Brian and Eddie (Hanrahan and David Wassilak, who share directorial credit with Mike Sneden) are sensitive guys; Scott and Rick (Steve Springmeyer and Larry Dell) are slef-proclaimed “scumbag dickheads” who embody rage and sleaze, respectively. Brian and Eddie’s occupations (tyro software designer and actor/director enable them to meet their inamoratae, Sarah and Jennifer (DeDe Splaingard and Rachel Jackson), an Internet entrepreneur and actress. We get to see Brian and Sarah’s relationship begin, and here’s plenty of bitter epilogue, but virtually nothing abut what ensues. Similarly, Eddie, a thoughtful fellow shoe obsessions include astronomy and plate tectonics, casts mainstream actress Jennifer in THE CHERRY ORCHARD. Yet their interaction reduces him to her babbling style of discourse, saying “Wow!” and “Cool!” We never get a sense of why thee fellows are smitten and helpless, which is a flaw in the script more than the fault of the actors, who are, for the most part, quite fine.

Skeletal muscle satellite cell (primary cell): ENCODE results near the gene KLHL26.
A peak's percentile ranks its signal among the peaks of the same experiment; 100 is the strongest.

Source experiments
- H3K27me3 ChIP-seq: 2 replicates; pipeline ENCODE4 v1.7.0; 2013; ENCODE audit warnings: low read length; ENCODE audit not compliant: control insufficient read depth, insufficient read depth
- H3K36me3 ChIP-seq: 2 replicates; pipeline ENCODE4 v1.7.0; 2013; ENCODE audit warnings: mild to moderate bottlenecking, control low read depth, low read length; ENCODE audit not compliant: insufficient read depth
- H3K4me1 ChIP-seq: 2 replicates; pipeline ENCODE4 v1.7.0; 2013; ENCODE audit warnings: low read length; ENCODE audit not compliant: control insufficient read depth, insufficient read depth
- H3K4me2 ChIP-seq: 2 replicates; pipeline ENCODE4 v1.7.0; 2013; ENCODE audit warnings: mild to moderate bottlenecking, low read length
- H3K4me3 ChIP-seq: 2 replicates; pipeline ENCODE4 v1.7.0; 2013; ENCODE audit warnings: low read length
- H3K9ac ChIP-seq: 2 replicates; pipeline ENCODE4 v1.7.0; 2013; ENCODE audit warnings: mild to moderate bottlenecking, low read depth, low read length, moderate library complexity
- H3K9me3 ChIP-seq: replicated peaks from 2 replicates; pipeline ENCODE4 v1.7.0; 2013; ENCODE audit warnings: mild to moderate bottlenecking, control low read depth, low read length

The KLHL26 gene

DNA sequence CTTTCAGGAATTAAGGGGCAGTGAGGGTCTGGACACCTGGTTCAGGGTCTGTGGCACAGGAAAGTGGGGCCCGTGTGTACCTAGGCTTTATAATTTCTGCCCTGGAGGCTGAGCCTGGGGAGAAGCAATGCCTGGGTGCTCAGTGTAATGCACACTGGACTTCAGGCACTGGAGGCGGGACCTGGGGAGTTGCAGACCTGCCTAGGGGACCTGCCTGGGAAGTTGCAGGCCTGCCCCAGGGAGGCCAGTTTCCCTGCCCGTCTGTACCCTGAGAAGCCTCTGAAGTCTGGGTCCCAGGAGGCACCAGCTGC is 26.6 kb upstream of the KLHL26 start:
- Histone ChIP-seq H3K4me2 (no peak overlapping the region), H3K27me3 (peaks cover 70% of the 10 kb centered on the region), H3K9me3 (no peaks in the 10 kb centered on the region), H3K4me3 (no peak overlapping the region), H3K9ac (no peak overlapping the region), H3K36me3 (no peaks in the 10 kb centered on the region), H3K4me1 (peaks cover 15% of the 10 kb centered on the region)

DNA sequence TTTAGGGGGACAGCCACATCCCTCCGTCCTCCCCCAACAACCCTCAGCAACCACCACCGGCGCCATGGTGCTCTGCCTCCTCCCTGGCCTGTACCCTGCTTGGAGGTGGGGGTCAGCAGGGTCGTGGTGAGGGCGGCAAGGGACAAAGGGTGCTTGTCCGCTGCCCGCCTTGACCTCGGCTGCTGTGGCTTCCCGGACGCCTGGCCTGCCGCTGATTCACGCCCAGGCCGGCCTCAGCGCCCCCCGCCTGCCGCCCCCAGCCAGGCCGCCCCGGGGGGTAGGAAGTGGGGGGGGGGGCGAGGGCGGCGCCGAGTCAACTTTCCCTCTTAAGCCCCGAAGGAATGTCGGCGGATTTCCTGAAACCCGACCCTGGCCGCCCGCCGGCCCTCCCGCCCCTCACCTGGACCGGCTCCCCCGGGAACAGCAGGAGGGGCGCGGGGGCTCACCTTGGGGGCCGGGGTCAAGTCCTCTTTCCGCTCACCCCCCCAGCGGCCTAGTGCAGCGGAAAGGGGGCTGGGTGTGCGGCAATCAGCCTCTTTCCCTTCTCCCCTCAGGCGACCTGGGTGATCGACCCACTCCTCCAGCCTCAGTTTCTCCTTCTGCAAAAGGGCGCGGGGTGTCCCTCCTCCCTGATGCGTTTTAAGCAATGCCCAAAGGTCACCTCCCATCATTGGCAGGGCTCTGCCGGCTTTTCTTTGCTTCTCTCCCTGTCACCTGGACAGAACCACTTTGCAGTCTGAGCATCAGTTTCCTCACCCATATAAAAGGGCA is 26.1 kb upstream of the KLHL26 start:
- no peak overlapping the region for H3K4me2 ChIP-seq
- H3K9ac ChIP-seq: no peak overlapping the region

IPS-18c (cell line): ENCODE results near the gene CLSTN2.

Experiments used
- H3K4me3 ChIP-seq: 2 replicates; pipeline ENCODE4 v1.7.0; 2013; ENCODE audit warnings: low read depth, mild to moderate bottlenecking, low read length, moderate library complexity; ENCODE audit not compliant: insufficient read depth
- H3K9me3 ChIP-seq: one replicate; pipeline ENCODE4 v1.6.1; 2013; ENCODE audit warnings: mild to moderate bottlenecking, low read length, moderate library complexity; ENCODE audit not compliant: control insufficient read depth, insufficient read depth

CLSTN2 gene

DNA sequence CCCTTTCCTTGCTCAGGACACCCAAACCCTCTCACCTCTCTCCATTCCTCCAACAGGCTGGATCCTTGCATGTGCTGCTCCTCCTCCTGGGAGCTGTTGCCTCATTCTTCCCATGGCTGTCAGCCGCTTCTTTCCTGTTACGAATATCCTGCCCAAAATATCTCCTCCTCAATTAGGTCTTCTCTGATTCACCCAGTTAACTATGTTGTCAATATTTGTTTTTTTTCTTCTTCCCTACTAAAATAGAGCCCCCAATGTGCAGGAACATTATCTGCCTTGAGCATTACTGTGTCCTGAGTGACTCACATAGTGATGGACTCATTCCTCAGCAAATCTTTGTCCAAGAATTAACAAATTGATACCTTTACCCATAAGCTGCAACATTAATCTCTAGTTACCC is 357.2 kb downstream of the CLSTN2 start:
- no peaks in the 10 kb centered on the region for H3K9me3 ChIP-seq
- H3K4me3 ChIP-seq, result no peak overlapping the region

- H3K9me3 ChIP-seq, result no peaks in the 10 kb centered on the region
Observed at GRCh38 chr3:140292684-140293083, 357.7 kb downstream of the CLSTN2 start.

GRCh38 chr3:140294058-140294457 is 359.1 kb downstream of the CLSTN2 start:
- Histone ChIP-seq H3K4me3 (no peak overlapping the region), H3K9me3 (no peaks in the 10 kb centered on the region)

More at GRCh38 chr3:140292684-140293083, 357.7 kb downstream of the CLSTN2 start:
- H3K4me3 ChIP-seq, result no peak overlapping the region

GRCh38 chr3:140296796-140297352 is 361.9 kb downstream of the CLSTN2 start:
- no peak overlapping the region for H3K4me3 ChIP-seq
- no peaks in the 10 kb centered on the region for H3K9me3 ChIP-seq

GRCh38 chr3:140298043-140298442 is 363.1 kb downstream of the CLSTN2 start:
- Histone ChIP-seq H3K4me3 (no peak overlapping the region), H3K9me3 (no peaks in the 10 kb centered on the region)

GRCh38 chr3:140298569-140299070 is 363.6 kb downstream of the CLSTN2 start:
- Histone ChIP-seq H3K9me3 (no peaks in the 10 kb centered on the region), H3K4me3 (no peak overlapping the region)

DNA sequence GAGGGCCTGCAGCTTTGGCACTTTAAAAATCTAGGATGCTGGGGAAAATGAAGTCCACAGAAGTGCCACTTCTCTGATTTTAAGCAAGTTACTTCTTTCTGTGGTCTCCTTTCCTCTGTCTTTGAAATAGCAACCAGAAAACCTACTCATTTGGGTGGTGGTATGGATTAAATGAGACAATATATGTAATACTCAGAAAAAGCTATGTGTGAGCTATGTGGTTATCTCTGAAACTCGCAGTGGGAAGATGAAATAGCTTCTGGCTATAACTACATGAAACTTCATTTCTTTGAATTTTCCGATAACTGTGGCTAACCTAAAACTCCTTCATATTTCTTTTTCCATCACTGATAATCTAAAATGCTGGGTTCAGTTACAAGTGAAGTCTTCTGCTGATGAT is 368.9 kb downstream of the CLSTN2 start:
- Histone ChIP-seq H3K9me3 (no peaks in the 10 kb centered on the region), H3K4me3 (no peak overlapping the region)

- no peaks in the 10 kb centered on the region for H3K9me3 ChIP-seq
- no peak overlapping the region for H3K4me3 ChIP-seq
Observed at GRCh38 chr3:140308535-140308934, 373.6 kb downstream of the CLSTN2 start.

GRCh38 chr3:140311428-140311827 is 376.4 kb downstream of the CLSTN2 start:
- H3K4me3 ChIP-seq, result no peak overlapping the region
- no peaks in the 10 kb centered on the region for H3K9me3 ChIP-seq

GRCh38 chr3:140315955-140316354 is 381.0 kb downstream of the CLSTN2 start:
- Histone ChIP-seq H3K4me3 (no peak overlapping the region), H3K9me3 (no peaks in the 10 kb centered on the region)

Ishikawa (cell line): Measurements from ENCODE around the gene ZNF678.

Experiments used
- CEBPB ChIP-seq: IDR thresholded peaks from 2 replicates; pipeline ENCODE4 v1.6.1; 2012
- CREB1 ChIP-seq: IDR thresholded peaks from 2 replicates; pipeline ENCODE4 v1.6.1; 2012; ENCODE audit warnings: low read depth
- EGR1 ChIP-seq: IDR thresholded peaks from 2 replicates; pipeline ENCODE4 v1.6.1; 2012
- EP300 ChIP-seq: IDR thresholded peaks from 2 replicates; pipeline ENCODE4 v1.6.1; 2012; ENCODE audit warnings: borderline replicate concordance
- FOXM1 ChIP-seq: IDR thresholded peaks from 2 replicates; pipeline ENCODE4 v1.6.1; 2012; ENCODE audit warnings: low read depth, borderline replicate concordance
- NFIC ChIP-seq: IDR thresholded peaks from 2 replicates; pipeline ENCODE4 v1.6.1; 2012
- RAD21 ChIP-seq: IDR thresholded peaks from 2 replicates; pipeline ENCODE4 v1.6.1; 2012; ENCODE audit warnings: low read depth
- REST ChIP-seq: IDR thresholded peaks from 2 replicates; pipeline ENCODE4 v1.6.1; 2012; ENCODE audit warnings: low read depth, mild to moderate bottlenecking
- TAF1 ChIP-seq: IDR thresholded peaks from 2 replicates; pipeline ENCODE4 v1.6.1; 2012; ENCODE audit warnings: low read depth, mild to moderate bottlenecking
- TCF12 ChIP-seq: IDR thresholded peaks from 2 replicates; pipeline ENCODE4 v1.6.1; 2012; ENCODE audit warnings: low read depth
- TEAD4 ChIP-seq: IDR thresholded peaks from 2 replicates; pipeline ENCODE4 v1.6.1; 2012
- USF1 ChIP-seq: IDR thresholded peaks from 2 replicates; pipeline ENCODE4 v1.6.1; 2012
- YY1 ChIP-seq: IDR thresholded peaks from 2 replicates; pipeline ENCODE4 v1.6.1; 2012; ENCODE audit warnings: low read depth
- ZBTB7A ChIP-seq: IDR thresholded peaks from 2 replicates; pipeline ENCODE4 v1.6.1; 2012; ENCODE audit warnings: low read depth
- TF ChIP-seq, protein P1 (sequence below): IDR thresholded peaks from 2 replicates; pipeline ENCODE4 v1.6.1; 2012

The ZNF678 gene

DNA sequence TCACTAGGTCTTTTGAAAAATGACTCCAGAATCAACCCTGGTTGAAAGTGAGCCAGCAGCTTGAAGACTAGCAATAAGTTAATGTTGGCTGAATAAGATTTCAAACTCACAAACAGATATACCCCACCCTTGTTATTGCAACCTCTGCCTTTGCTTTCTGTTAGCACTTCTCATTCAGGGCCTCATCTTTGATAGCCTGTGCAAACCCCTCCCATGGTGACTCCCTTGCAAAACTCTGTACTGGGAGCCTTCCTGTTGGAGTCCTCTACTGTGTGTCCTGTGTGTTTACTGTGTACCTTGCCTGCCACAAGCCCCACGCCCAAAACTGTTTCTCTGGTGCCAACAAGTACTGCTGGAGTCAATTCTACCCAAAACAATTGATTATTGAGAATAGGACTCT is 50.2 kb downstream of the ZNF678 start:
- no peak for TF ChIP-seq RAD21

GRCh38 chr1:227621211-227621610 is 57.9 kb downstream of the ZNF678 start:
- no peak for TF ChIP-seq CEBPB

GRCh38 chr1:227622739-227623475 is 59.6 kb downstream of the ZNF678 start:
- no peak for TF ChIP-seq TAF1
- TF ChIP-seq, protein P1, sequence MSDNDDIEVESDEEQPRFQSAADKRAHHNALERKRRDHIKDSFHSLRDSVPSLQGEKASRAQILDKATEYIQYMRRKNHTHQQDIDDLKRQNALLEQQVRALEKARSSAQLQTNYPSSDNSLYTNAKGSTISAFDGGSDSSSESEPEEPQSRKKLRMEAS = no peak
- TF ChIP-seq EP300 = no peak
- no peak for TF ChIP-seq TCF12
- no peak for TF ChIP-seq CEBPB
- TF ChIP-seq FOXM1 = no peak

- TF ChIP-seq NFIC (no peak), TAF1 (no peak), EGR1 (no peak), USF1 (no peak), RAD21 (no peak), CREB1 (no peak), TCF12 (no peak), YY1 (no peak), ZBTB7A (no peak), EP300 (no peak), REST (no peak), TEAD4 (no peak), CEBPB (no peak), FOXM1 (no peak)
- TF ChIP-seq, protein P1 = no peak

Oddly enough, stale come-ons work just fine for the scumbag dickheads. Scott chases after lawyer Ginger (Tina Farmer) but scores with legal secretary Leslie (Karen Klaus), who’s cartoonish about her post-divorce trauma. For all his griping about sharing, he blathers abut work, and then, somewhat predicatably, gets dumped. Much of LOVE MATCH takes place in a bar, where Wanda and Gary (Sara Rutherford and Eric Baldwin) Work. Wanda says nary a word to the other cast, yet sets up successive scenes with flat, runic commentary. Alas, the female roles range from bland to degrading, making for a lopsided presentation.